Wednesday, March 7, 2012

Romney and the Military, Revisited

On Monday, I wrote about Christopher Preble's graph of the Pentagon's budget. On Tuesday, as Republican voters gave Mitt Romney victories in six of ten states, Preble published a post with an updated version of the graph including Romney's planned military spending. I've reproduced the graph below:

Romney's plan is in cyan; Obama's plan is in pink, while the Congressionally-mandated sequester cuts, required due to the failure of the deficit Supercommittee, are in red. I noted on Monday that even the sequester cuts would merely restore us to the level of spending we saw under George W. Bush from 2003-2007. It's also worth noting that Obama's plan, criticized by Republicans and especially Romney for gutting the military, keeps the Pentagon's budget permanently higher than it ever was under Bush.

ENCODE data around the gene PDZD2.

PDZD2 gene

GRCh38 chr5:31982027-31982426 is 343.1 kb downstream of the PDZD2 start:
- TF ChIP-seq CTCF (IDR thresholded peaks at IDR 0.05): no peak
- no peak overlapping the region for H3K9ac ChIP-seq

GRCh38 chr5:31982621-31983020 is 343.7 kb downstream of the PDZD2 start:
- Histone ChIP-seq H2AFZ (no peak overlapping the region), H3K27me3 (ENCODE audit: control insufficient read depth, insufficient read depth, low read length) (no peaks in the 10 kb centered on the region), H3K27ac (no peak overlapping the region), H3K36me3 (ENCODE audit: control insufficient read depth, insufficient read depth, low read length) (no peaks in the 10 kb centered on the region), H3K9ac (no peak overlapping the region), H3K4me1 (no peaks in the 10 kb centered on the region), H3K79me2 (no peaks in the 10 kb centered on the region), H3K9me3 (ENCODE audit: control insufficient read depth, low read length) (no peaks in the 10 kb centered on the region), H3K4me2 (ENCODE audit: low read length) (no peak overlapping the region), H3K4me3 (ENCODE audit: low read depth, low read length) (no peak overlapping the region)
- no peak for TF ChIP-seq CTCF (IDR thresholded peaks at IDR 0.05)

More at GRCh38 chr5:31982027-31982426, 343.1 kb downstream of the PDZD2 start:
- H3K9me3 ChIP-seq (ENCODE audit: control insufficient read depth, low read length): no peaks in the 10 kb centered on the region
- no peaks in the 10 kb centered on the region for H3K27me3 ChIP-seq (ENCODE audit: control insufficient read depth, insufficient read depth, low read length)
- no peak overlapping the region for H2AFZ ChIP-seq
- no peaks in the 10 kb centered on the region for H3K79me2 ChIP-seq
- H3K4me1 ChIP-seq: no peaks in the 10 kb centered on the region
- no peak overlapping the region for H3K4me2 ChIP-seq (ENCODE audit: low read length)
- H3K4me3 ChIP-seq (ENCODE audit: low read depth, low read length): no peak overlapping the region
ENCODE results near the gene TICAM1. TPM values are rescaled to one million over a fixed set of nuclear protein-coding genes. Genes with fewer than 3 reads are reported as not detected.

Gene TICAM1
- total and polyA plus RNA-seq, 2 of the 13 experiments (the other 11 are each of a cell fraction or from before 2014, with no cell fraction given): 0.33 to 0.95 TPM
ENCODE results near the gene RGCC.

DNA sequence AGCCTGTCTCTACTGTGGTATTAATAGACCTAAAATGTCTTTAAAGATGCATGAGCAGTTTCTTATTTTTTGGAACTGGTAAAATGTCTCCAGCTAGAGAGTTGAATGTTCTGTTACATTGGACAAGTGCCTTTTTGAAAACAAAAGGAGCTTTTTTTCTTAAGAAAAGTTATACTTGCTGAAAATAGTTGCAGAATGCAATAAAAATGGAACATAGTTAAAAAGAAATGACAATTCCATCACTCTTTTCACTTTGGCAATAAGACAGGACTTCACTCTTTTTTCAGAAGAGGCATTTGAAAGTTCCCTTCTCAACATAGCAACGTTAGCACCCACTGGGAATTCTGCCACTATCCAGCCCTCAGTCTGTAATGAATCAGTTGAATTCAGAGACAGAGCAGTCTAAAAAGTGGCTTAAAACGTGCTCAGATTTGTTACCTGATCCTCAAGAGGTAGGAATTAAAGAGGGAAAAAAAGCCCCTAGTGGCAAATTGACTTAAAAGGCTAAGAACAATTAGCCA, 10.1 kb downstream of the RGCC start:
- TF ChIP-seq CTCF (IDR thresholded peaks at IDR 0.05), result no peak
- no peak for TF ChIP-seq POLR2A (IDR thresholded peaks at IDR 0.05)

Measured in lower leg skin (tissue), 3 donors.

But Romney's plan really takes the cake. He wants to spend at least 4% of GDP on the Pentagon. Since the current level is closer to 3.4%, that's about a $100 billion jump in Romney's first year, even though we're out of Iraq and winding down the fight in Afghanistan. As you can see in the graph above, that would immediately push the Pentagon's budget higher than it was even when Reagan was defending us from the Soviets.

Even worse, by indexing the Pentagon's budget to economic growth, the amount we spend will continue to grow with literally no end in sight. That will make it even more difficult for Romney to meet his pledge of capping government spending at 20% of GDP. More to the point, we need a president who will take the endlessly-growing, out-of-control spending programs in the federal budget and restore them to sensible, stable levels. Since Romney is promising to take a large-but-stable spending program and send it growing out of control, why should we trust him to reign in spending in the rest of the budget?

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